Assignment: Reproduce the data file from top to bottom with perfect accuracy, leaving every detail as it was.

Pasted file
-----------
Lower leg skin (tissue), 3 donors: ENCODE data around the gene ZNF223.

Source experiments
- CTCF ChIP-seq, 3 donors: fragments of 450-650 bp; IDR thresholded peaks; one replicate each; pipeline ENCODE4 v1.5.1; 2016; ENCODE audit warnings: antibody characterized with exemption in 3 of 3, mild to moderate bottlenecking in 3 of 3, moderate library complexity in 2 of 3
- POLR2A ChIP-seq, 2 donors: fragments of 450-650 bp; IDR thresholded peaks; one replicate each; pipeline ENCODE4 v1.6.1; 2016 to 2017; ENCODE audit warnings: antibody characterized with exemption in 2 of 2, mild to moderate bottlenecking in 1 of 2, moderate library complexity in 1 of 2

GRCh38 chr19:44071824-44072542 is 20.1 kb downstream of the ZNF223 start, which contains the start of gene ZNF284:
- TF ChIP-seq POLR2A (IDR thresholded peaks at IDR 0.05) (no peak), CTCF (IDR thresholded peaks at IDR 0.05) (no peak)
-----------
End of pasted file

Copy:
Lower leg skin (tissue), 3 donors: ENCODE data around the gene ZNF223.

Source experiments
- CTCF ChIP-seq, 3 donors: fragments of 450-650 bp; IDR thresholded peaks; one replicate each; pipeline ENCODE4 v1.5.1; 2016; ENCODE audit warnings: antibody characterized with exemption in 3 of 3, mild to moderate bottlenecking in 3 of 3, moderate library complexity in 2 of 3
- POLR2A ChIP-seq, 2 donors: fragments of 450-650 bp; IDR thresholded peaks; one replicate each; pipeline ENCODE4 v1.6.1; 2016 to 2017; ENCODE audit warnings: antibody characterized with exemption in 2 of 2, mild to moderate bottlenecking in 1 of 2, moderate library complexity in 1 of 2

GRCh38 chr19:44071824-44072542 is 20.1 kb downstream of the ZNF223 start, which contains the start of gene ZNF284:
- TF ChIP-seq POLR2A (IDR thresholded peaks at IDR 0.05) (no peak), CTCF (IDR thresholded peaks at IDR 0.05) (no peak)